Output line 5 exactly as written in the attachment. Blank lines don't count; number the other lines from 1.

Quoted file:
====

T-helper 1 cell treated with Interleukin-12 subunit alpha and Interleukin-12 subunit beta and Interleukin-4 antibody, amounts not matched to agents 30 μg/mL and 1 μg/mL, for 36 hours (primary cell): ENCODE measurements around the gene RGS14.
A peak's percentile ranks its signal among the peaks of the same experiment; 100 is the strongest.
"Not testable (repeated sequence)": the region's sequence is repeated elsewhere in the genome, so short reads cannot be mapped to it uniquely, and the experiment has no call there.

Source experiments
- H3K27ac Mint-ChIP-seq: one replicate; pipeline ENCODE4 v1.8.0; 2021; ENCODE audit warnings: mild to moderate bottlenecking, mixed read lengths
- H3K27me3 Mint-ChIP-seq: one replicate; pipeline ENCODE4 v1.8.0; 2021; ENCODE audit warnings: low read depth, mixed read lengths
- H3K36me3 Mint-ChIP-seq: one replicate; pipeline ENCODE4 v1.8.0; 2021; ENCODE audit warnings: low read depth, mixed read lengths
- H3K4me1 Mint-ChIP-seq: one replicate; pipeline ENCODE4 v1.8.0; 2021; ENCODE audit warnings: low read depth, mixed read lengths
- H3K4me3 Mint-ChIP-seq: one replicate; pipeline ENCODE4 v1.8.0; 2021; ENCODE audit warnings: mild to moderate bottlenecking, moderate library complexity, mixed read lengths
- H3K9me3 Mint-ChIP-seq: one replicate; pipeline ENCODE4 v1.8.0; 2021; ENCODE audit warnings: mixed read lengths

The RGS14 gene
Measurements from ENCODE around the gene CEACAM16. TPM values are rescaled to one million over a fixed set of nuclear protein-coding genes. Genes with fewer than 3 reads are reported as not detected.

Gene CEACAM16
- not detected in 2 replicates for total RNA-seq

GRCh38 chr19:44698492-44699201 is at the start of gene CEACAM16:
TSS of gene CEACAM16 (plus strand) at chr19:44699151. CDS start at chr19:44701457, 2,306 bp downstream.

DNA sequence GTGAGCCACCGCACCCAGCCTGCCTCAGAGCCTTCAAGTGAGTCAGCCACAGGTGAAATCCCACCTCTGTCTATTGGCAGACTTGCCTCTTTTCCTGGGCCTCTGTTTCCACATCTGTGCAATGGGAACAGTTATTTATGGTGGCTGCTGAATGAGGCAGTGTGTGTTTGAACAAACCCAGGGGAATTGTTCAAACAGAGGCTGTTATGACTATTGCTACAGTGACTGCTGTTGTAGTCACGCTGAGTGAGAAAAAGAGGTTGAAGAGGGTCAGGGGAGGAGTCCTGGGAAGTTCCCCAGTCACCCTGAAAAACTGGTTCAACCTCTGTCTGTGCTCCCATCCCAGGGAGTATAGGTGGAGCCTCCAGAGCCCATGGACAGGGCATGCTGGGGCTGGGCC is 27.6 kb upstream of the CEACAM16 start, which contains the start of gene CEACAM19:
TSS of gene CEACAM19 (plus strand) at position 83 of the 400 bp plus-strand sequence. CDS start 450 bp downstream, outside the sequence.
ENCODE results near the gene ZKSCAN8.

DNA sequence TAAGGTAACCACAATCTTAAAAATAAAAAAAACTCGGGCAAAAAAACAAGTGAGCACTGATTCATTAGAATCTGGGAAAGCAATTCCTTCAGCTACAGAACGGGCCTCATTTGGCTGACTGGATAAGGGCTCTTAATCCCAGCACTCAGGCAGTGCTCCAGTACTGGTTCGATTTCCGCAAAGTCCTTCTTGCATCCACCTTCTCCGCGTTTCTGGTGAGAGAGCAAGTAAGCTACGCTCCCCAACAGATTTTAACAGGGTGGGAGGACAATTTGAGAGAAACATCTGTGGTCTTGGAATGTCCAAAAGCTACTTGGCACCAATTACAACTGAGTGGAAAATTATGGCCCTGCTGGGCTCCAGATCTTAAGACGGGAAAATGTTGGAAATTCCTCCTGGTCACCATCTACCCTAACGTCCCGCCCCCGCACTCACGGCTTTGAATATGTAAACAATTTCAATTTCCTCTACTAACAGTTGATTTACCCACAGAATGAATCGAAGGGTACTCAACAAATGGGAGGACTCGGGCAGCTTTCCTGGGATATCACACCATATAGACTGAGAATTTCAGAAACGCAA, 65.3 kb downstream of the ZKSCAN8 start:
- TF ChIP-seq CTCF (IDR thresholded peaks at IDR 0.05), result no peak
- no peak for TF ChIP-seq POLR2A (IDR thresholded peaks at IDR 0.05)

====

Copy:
- H3K27ac Mint-ChIP-seq: one replicate; pipeline ENCODE4 v1.8.0; 2021; ENCODE audit warnings: mild to moderate bottlenecking, mixed read lengths